Until independence in 1991, Russian was the main language
of the schools. In the quest to strengthen a national
Belarusian culture, the authorities have since then promoted
Belarusian language, literature and history at all levels of
education. However, a shortage of teachers and teaching
materials means that in practice, Russian is still the
dominant language of instruction (72%), while 27% receive
instruction in Belarusian (2002). There are also Polish- and
Lithuanian-speaking classes. Requirements for teaching in
Ukrainian have not been met.
The school obligation covers 9 years. All children attend
8 years in public middle school. Some continue there for
another 2–4 years, others choose 4–5-year middle school or
3-year vocational school. Literacy in the country is
estimated at 98%.
Higher education encompasses a growing number of
universities. in Minsk, Homel, Hrodna and Novopolotsk, as
well as technical colleges, academies and theological
seminars. Independent educational institutes have been added
in recent years, such as the European Humanities University
The September presidential election was also criticized
by both international observers and the opposition. At the
election, Lukashenka was re-elected for a second term.
In 2002, Russian President Vladimir Putin rejected
Lukashenko's proposal to establish federal soviets. Since
Belarus's GDP is only 3% of Russia's, this makes no sense.
Instead, Putin proposed a merger of the two states, or a
union following the same model as the EU. In contrast,
Lukashenko referred to the 1999 agreement signed by Boris
Yeltsin, which respects the independence of both states.
Freedom of speech is heavily controlled by the
government: over 20 magazines and newspapers were closed.
Journalists and politicians claimed to have been tortured
while others had disappeared. The government does not want
to contribute to the resolution of the cases, and
Parliament's interest in most cases is severely limited. In
September 2002, the Parliamentary Assembly of the Council of
Europe expressed its concern about human rights and other
fundamental rights violations. But the situation remained
serious. On October 30, 2003, the president of the car
workers union, A. Bukhvostov, was convicted of trying to
conduct a demonstration in the capital.
In February 2004, Minsk reacted strongly after Moscow
decided to reduce gas supplies to Belarus. Lukashenko
accused Russia of "large-scale terrorism", since the
disruption of gas supplies was disastrous for the country's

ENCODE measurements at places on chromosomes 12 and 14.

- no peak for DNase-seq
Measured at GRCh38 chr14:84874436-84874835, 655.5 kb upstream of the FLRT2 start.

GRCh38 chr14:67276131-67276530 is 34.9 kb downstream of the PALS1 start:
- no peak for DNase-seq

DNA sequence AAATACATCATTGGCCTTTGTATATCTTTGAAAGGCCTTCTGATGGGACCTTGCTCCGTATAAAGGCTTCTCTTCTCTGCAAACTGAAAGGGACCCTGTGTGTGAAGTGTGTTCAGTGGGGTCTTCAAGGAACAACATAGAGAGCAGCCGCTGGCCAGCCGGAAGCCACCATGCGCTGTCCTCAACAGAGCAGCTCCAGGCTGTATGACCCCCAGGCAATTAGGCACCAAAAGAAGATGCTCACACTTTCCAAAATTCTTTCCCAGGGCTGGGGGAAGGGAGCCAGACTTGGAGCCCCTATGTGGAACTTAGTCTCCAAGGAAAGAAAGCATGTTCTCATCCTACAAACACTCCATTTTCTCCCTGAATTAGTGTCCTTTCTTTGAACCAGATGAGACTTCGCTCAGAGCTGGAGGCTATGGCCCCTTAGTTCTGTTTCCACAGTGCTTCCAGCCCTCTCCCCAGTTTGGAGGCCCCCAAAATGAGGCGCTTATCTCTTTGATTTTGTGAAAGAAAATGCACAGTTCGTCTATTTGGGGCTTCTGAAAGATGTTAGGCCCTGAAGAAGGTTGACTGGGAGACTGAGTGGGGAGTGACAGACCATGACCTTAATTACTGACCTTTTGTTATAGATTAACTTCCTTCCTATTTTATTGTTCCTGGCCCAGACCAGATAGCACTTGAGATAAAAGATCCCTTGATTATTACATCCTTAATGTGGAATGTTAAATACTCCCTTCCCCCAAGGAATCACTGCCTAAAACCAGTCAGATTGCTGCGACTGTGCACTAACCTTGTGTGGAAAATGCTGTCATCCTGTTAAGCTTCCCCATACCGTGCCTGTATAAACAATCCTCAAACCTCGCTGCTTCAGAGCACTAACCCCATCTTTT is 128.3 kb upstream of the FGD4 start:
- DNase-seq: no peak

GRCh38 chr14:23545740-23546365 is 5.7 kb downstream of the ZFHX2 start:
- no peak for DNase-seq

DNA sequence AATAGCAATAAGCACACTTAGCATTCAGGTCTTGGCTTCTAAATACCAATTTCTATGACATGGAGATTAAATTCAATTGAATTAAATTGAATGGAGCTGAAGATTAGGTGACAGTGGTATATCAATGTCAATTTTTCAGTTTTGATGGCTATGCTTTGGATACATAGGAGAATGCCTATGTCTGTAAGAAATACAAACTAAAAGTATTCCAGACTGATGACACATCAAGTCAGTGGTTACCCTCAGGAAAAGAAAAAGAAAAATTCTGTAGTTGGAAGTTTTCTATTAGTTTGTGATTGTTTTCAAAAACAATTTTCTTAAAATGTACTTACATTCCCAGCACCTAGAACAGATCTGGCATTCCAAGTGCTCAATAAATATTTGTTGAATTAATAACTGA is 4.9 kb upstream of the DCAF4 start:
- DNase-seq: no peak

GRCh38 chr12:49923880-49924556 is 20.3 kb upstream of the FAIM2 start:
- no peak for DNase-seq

energy situation. Temperatures frequently drop to -20 ° C in
winter. In Minsk, the interruption was the expression of
Russian "extortion" to gain control of the pipelines that
bring the gas to the markets in Western Europe. The
president declared that the interruption "cooled and
poisoned" the relationship between the two countries for a
long time to come. Moscow declared that the shutdown was due
to Belarus not having completed its gas payments to Russia.
Following Lukashenko's violent reaction, the two countries
signed a "temporary" agreement to resume gas supplies.
In April, the Council of Europe issued two highly
critical reports on the human rights situation in Belarus.
The council accused Lukashenko's government of being
responsible for the disappearance of four people - including
a public figure and several other opponents of the
Lukashenko regime. Acc. The report had blocked the
investigation into the 4-person disappearance in 1999-2000:
2 politicians, 1 businessman and 1 cameraman. The report
pointed to several members of the government and to
Lukashenko himself as involved in the disappearances. The
government rejected the accusations, declaring that it had
done everything in its power to resolve the events and find
At the same time, Mikhail Marinich was arrested and
charged with removing documents and dealing in weapons. He
is a former minister, ambassador and mayor and was the
opposition candidate in the presidential election, which was
won by Lukashenko. The opposition issued a joint communiqué
in which the government was called the suppressor of civil
society and the democratic forces. For the opposition, the
arrest of Marinich marked a new wave of open political
In October 2004, a referendum was amended amending the
constitution so that Lukashenko could stand for a 3rd
Belarus was the only European country featured on
Washington's list of "rogue states" published by US newly
appointed Secretary of State Condoleeza Rice in early 2005.
The announcement came weeks after Belarus's neighboring
country, Ukraine, after controversial elections, elected a
pro-Western president . But Belarus did not seem to follow
in its neighbor's footsteps. Lukashenko responded by
attacking Washington's warlike discourse, declaring: "some
do not want the kind of democracy soaked in oil and blood."
Lukashenko won the presidential election in March 2006
with 82.6% of the vote. After the result was announced,
thousands protested in Minsk, and hundreds of opposition
people were arrested. International election observers
characterized the election as abnormal. The OSCE, which also
had observers in Belarus during the election, characterized
it as "neither free, fair nor democratic".
In May, Belarusian journalists reported that after the
election, the regime had carried out a campaign aimed at
freedom of the press.
In January 2007, the government decided to expel the
Helsinki Committee from the country. The rationale was "tax
fraud". The committee was the last human rights organization
to operate in the country. The United States accused
Lukashenko of being "the last dictator of Europe".